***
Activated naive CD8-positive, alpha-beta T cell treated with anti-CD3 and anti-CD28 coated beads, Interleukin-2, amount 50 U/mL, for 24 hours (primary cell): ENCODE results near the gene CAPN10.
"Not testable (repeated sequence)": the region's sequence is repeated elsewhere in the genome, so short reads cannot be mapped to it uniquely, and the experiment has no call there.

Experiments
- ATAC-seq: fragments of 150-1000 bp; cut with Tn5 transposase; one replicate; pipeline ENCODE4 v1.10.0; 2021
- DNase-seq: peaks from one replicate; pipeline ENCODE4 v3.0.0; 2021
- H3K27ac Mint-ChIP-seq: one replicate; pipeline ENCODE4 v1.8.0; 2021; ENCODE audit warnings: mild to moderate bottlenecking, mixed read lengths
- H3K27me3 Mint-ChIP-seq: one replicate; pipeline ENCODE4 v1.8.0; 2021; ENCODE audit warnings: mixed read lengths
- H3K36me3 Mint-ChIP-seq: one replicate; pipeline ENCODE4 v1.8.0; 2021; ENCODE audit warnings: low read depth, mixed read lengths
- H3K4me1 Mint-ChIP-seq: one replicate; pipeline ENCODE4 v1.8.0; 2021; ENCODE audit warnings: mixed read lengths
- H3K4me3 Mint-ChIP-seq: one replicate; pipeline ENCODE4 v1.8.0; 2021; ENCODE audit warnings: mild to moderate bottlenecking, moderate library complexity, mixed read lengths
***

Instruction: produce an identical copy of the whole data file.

Activated naive CD8-positive, alpha-beta T cell treated with anti-CD3 and anti-CD28 coated beads, Interleukin-2, amount 50 U/mL, for 24 hours (primary cell): ENCODE results near the gene CAPN10.
"Not testable (repeated sequence)": the region's sequence is repeated elsewhere in the genome, so short reads cannot be mapped to it uniquely, and the experiment has no call there.

Experiments
- ATAC-seq: fragments of 150-1000 bp; cut with Tn5 transposase; one replicate; pipeline ENCODE4 v1.10.0; 2021
- DNase-seq: peaks from one replicate; pipeline ENCODE4 v3.0.0; 2021
- H3K27ac Mint-ChIP-seq: one replicate; pipeline ENCODE4 v1.8.0; 2021; ENCODE audit warnings: mild to moderate bottlenecking, mixed read lengths
- H3K27me3 Mint-ChIP-seq: one replicate; pipeline ENCODE4 v1.8.0; 2021; ENCODE audit warnings: mixed read lengths
- H3K36me3 Mint-ChIP-seq: one replicate; pipeline ENCODE4 v1.8.0; 2021; ENCODE audit warnings: low read depth, mixed read lengths
- H3K4me1 Mint-ChIP-seq: one replicate; pipeline ENCODE4 v1.8.0; 2021; ENCODE audit warnings: mixed read lengths
- H3K4me3 Mint-ChIP-seq: one replicate; pipeline ENCODE4 v1.8.0; 2021; ENCODE audit warnings: mild to moderate bottlenecking, moderate library complexity, mixed read lengths